‘Crising’ skirts Mindanao but rains cause floods
Tropical Depression “Crising” scraped Mindanao’s bottom as it headed toward southern Palawan Tuesday, but nonstop heavy rains since the day before caused rivers to swell and submerge many communities.
Hundreds of families all over Mindanao were moved to higher ground to escape neck-deep floodwaters in some areas.
Reports of casualties were not immediately available, but the National Disaster Risk Reduction and Management Council (NDRRMC) said two persons were injured in a landslide in Lanao del Norte province.
As of 4 p.m. Tuesday, weathermen spotted Crising at 80 kilometers southwest of General Santos City, with winds of 45-60 km per hour. It is expected to be 250 km west of Zamboanga City Wednesday afternoon and 500 km southwest of Puerto Princesa City Thursday afternoon.
Crising is expected to bring five to 15 millimeters of rainfall, which the NDRRMC described as “moderate to heavy,” within a 300 km diameter.
The Philippine Atmospheric, Geophysical and Astronomical Services Administration hoisted Signal No. 1 over southern Palawan, Davao del Norte, Davao del Sur, Davao Oriental, Compostela Valley, Surigao del Sur, Agusan del Sur, Bukidnon, Lanao del Norte, Lanao del Sur, North Cotabato, Maguindanao, Sultan Kudarat, South Cotabato, Sarangani, Misamis Occidental, Zamboanga del Norte, Zamboanga del Sur, Zamboanga Sibugay, Basilan, Sulu and Tawi-Tawi.
30 canceled flights
Bad weather forced the cancellation of a total of 30 flights originating at airports in Manila and key cities in the Visayas and Mindanao.
These included 16 from Cebu Pacific, eight from Air Philippines Express, four from Philippine Airlines, and two from Zest Airways, said the Manila International Airport Authority, state operator of the Ninoy Aquino International Airport (Naia).
The flights were bound for or coming from the cities of Pagadian, Dipolog, Ozamiz, Cotabato, Surigao and Cagayan de Oro in Mindanao; and the cities of Cebu, Tagbilaran and Dumaguete in central Visayas.
Mary Ann Dimabayao, Mactan Cebu International Airport (MCIA) public affairs manager, said three flights were diverted to Cebu—an Air Philippines flight from Manila to Ozamis City and Cebu Pacific flights from Manila to Cagayan de Oro and from Zamboanga to Cagayan de Oro.
Some boat trips from Cebu were also suspended because of big waves.
In Sapad, Lanao del Norte, Maria Nacua, 20, and Dodong Nacua, 8, were hurt when a landslide swamped their house in Barangay (village) Malasalug, the NDRRMC said. They were taken to Lanao del Norte Provincial Hospital.
In Baganga, Davao Oriental, residents of the low-lying village of Saoquegue were evacuated to high ground after the river overflowed. In some areas, floodwaters were neck-deep, Fr. Darwey Clark, parish priest of the Sacred Heart of Jesus Church in Baganga, said in a phone interview.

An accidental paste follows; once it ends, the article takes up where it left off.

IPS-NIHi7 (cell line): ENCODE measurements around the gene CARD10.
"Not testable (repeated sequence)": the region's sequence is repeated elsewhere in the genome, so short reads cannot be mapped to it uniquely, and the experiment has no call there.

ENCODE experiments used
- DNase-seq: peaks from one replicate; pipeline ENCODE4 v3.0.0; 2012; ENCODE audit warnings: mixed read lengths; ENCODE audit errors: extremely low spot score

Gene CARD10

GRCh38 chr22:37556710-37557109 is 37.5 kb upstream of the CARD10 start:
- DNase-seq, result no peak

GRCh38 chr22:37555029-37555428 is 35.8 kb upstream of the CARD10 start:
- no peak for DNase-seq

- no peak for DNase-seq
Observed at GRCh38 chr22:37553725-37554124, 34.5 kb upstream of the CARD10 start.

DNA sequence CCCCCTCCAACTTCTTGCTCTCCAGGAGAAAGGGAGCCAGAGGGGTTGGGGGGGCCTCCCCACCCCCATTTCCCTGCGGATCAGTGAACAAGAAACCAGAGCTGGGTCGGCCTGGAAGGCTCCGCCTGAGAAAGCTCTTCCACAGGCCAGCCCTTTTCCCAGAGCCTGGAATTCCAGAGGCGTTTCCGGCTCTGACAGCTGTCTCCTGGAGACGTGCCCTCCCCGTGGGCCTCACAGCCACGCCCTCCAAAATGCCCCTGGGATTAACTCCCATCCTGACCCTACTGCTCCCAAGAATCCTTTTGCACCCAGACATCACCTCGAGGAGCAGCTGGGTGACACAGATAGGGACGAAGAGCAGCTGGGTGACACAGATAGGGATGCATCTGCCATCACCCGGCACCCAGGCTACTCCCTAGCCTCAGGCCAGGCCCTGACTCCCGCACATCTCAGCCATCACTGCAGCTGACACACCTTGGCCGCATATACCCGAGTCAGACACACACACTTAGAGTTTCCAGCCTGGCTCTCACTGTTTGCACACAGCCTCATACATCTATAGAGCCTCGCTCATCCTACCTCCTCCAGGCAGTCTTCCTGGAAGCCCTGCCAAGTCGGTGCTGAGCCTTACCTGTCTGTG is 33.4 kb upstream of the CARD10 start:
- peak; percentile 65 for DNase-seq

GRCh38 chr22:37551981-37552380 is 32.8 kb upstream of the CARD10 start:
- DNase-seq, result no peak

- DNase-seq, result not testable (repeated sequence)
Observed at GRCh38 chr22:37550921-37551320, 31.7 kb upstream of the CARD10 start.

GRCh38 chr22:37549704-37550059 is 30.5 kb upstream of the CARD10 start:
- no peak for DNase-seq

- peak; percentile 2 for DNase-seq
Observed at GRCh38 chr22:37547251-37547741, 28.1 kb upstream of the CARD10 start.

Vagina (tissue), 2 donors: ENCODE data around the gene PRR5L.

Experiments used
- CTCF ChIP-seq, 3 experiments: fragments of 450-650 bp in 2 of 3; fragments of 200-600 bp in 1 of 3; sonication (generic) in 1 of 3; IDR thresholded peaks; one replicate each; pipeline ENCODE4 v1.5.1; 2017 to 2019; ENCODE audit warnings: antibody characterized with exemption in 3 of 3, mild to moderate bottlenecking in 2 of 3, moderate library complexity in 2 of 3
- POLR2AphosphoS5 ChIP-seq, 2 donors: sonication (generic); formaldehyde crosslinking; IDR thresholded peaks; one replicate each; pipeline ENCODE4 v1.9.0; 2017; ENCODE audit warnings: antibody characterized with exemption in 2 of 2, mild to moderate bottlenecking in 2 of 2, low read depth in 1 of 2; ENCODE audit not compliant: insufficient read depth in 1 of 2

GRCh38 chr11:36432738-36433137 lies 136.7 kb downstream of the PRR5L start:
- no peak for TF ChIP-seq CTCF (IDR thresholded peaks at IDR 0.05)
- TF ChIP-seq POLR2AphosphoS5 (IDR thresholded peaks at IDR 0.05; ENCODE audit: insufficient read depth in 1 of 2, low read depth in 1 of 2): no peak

Some of the evacuees were taken to the barangay center, Clark said.
In Tarragona town, also in Davao Oriental, at least three families were rescued when their homes in Barangay Kabagayan were flooded after the Bagwan River overflowed.
In Davao del Sur, Roderick Milana, head of the Provincial Disaster Risk Reduction and Management Council, said three villages in Sta. Maria town were flooded when a river dike collapsed due to rampaging floodwaters.
Noraflor Lague, municipal social welfare officer, said at least four low-lying barangays were flooded even before Crising came. According to Pagasa, Crising made landfall on the southern tip of Davao del Sur around 1 p.m., but residents said they only experienced light to moderate rains.
Nearby General Santos City also did not experience strong winds and heavy rains Tuesday afternoon.
In Caraga town, the river also swelled, making a bridge impassable, Clark said.
At least 40 families were displaced In Sapad town in Lanao del Norte when the river overflowed, said Annabel Mendez, provincial social welfare officer.
Compostela Valley Gov. Arturo Uy ordered the preemptive evacuation of hundreds of families in Compostela and New Bataan towns as the province braced for yet another storm after last December’s devastating Typhoon “Pablo.”
Raul Villocino, provincial disaster officer, said local disaster teams were put on standby while rubber boats and other rescue equipment were dispatched to Compostela town in the event of another flooding.
In nearby New Bataan, families were again forced to flee to safe grounds.
Classes in the elementary level were suspended in many areas of the province, according to officials.
In Davao City, Mayor Sara Duterte called off classes in preschools up to high schools, and left it to school authorities and employers to decide whether to suspend classes in colleges and postgraduate levels.
Communities along the Davao River were placed on alert as the river continued to swell.—Reports from Nico Alconaba, Germelina Lacorte, Frinston L. Lim, Richel V. Umel and Orlando Dinoy, Inquirer Mindanao; Nikko Dizon and Jerome Aning in Manila; and Jhunnex Napallacan, Inquirer Visayas
Disclaimer: The comments uploaded on this site do not necessarily represent or reflect the views of management and owner of INQUIRER.net. We reserve the right to exclude comments that we deem to be inconsistent with our editorial standards.
To subscribe to the Philippine Daily Inquirer newspaper in the Philippines, call +63 2 896-6000 for Metro Manila and Metro Cebu or email your subscription request here.
Factual errors? Contact the Philippine Daily Inquirer's day desk. Believe this article violates journalistic ethics? Contact the Inquirer's Reader's Advocate. Or write The Readers' Advocate:
c/o Philippine Daily Inquirer Chino Roces Avenue corner Yague and Mascardo Streets, Makati City,Metro Manila, Philippines Or fax nos. +63 2 8974793 to 94